Graduate studies at Western
Noûs 43 (1):116-136 (2009)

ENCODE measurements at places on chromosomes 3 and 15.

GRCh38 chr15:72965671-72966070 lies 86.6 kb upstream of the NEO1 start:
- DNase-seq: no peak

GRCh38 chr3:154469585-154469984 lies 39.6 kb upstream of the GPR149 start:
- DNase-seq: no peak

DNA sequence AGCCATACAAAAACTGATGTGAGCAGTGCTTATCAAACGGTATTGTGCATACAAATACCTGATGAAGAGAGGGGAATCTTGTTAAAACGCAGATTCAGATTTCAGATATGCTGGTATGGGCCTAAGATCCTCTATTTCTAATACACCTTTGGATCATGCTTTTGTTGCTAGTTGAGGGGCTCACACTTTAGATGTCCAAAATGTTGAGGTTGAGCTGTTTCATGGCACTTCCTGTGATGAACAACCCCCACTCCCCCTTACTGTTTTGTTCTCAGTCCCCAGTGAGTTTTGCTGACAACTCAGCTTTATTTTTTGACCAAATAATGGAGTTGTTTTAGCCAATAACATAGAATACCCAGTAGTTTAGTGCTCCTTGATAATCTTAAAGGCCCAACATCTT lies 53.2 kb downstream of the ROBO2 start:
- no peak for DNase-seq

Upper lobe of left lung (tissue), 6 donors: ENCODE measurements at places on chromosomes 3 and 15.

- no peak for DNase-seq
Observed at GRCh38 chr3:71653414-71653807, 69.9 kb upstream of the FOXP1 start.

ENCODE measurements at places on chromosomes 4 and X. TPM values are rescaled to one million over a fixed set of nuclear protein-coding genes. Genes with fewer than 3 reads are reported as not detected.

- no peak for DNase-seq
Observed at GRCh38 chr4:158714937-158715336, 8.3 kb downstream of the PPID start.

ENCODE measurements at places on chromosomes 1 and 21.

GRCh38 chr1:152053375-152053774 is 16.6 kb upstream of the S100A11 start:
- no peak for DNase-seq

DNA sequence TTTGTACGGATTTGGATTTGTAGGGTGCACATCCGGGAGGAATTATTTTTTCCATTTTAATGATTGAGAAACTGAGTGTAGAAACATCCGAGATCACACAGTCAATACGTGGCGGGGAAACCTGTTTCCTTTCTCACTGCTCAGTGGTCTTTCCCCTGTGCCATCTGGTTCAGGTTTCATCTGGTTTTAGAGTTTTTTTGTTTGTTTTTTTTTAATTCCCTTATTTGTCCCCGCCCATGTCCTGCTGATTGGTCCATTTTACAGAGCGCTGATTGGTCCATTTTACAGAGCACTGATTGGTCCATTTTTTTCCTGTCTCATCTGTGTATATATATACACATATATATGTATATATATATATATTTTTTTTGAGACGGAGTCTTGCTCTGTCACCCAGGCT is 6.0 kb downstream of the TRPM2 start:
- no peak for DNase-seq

|Abstract||The transparency argument concludes that we're directly aware of external properties and not directly aware of the properties of experience. Focusing on the presentation used by Michael Tye (2002) I contend that the argument requires experience to have content that it cannot plausibly have. I attribute the failure to a faulty account of the transparency phenomenon and conclude by suggesting an alternative understanding that is independently plausible, is not an error-theory and yet renders the transparency of experience compatible with mental-paint style views.|
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